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Macomb County voters not surprised about information on Trump's taxes in New York Times report

Trump touts economy, tax break as market tanks
Posted at 6:38 PM, Sep 28, 2020
and last updated 2020-09-28 18:38:37-04

(WXYZ) — President Trump is questioning how the New York Times legally obtained his tax records that show he paid little or no federal income tax over 15 years.

Macomb County gave Trump the victory in Michigan in 2016 and his supporters are not losing their enthusiasm because of the report.

Some are calling it “fake news” as President Trump said on Sunday. Others say they don’t believe it.

Genevieve Peters who is a volunteer organizer inside the Trump War Room in Macomb County points out Trump “has employed hundreds of thousands of people over this lifetime. And all of the taxes that these people have made that would never have existed had Donald Trump not been born.”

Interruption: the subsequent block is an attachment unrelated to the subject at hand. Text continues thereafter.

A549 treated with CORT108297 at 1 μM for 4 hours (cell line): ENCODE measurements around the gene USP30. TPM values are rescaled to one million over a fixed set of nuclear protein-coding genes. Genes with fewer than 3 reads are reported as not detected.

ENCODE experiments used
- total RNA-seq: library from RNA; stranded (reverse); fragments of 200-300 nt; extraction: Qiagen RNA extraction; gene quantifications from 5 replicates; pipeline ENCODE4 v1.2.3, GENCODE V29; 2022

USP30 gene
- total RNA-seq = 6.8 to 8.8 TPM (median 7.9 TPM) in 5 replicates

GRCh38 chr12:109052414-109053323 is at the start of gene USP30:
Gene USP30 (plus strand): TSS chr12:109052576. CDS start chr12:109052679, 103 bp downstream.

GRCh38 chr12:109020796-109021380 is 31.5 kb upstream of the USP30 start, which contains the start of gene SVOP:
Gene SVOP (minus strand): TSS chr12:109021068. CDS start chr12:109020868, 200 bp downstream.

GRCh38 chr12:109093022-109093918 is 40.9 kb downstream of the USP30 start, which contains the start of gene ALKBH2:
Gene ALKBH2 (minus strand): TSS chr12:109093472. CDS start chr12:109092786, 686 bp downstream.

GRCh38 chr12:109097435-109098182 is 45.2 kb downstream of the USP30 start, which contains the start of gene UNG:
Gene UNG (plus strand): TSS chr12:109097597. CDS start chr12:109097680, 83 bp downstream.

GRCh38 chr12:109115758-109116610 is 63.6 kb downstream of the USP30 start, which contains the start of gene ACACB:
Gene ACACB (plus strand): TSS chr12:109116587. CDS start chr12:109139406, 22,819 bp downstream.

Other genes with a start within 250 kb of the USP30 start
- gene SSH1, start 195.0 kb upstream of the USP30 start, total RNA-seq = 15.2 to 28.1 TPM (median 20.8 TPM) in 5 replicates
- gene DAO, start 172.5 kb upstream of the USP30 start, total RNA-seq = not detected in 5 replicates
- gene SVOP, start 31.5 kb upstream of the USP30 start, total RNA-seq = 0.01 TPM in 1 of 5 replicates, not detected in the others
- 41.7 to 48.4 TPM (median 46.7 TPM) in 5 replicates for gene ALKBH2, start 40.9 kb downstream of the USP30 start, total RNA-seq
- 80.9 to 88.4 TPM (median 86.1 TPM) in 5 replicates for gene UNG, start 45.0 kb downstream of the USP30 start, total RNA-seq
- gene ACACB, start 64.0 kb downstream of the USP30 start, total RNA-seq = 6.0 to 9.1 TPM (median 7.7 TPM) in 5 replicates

Trump volunteers set up a pop-up rally at the corner of 10 Mile and Ryan, a Democratic stronghold in Warren on Monday afternoon. People drove by and honked their horns.

Across the street, Sharon Tatum watched and booed from her car.

One thing is common among all, whether they support Trump, Biden, or are undecided. They are not surprised.

Trump has said he would release his tax returns, but they are under an IRS audit.

Tatum says, “he ain’t paying for nothing. He got everything just the way he wanted under his coat!”

The Times report says Trump claimed business losses as deductions.

Sam Biggs is a retired businessman and says, “that’s what business people do. I was in business for myself and I took every deduction I could get. And I’m sure that he has got the best accountants in the world.”

The Trump Macomb County War Room will be holding a watch party for the first debate between Trump and Biden Tuesday night.

Key Dates & Deadlines

Thursday, Sept. 24: Absentee ballots mailed out
Monday, Oct. 19: Last day to register in any form
Tuesday, Oct. 20 - Tuesday, Nov. 3 at 8 p.m.: Voter registration allowed in-person at local clerk
Friday, Oct. 30 at 5 p.m.: Last day to request absentee ballot by mail
Monday, Nov. 2: Absentee ballots must be postmarked to count
Tuesday, Nov. 3: In-person voting begins; polls open 7 a.m. to 8 p.m.